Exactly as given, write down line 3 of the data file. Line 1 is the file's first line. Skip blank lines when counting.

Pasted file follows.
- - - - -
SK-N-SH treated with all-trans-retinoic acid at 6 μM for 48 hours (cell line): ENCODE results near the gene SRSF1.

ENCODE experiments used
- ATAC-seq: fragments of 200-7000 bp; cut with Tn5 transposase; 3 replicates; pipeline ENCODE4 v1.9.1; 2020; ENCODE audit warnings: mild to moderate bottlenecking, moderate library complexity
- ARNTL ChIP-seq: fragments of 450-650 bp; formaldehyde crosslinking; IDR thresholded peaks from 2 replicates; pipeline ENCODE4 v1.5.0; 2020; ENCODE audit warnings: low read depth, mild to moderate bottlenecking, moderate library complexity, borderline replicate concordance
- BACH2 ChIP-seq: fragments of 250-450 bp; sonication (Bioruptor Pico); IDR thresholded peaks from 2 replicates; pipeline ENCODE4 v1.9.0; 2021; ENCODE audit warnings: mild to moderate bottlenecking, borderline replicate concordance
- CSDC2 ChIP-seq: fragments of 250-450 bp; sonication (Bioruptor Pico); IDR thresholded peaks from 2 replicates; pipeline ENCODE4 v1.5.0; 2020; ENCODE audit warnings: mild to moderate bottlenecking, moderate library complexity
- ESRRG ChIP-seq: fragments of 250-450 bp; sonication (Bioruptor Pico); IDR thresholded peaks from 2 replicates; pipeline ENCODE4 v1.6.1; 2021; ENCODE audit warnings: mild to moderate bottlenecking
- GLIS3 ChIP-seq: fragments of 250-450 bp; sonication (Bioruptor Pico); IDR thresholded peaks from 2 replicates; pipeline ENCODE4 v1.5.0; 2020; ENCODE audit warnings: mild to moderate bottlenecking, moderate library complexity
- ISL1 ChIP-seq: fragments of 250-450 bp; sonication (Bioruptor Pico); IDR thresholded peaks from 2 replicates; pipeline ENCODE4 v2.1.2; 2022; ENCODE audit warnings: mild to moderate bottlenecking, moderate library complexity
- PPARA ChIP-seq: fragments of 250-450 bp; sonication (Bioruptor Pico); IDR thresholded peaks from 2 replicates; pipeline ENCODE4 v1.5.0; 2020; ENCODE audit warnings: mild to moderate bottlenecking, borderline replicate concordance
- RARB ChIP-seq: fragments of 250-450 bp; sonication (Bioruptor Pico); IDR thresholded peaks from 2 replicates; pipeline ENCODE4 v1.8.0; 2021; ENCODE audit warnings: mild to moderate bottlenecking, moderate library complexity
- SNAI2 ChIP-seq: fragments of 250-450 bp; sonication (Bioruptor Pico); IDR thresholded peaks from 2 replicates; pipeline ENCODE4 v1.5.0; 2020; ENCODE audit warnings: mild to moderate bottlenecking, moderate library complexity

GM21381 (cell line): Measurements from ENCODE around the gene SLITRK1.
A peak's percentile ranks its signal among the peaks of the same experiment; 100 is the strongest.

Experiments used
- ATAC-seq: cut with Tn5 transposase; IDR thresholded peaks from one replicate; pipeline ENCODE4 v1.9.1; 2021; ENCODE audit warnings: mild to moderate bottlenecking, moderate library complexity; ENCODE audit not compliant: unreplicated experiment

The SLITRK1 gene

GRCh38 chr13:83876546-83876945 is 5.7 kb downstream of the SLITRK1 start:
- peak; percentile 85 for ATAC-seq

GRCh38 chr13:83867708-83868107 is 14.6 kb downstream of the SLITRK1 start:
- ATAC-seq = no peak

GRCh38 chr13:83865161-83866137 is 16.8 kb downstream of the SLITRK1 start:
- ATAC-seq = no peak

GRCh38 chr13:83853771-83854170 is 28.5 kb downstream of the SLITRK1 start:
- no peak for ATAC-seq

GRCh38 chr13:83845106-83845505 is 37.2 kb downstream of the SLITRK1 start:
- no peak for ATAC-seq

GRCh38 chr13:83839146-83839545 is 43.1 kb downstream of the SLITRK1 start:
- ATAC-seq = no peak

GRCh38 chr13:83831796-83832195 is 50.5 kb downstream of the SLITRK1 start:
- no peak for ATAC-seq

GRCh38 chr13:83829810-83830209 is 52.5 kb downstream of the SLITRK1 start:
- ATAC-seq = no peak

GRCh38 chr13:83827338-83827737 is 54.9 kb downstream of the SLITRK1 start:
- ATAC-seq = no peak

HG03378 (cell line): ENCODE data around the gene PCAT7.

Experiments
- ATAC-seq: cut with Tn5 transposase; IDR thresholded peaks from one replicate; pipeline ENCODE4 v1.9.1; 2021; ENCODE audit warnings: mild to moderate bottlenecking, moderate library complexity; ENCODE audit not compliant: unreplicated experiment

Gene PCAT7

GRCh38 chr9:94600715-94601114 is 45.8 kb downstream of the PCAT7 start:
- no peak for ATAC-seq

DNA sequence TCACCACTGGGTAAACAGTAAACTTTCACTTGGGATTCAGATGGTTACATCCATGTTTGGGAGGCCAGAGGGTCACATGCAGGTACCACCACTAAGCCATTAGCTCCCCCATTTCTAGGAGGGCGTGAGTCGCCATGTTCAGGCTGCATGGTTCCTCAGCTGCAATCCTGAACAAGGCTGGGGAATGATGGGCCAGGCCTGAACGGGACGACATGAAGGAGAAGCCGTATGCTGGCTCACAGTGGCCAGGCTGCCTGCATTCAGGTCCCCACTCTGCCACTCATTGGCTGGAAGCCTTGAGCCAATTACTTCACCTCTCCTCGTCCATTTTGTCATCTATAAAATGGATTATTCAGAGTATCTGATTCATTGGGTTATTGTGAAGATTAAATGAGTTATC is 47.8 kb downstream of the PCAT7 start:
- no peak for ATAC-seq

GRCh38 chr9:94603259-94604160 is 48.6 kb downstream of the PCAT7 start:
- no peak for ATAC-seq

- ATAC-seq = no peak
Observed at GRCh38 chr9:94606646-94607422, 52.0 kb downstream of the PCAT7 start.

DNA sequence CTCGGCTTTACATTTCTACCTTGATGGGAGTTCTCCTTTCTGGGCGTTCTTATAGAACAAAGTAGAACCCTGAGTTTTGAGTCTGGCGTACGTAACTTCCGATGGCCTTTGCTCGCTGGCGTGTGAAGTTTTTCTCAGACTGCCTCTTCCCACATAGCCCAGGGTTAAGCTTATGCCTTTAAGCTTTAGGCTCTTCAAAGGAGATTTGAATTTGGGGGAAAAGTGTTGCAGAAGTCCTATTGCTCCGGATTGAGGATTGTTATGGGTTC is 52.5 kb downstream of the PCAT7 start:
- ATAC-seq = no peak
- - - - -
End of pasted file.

- ATAC-seq: fragments of 200-7000 bp; cut with Tn5 transposase; 3 replicates; pipeline ENCODE4 v1.9.1; 2020; ENCODE audit warnings: mild to moderate bottlenecking, moderate library complexity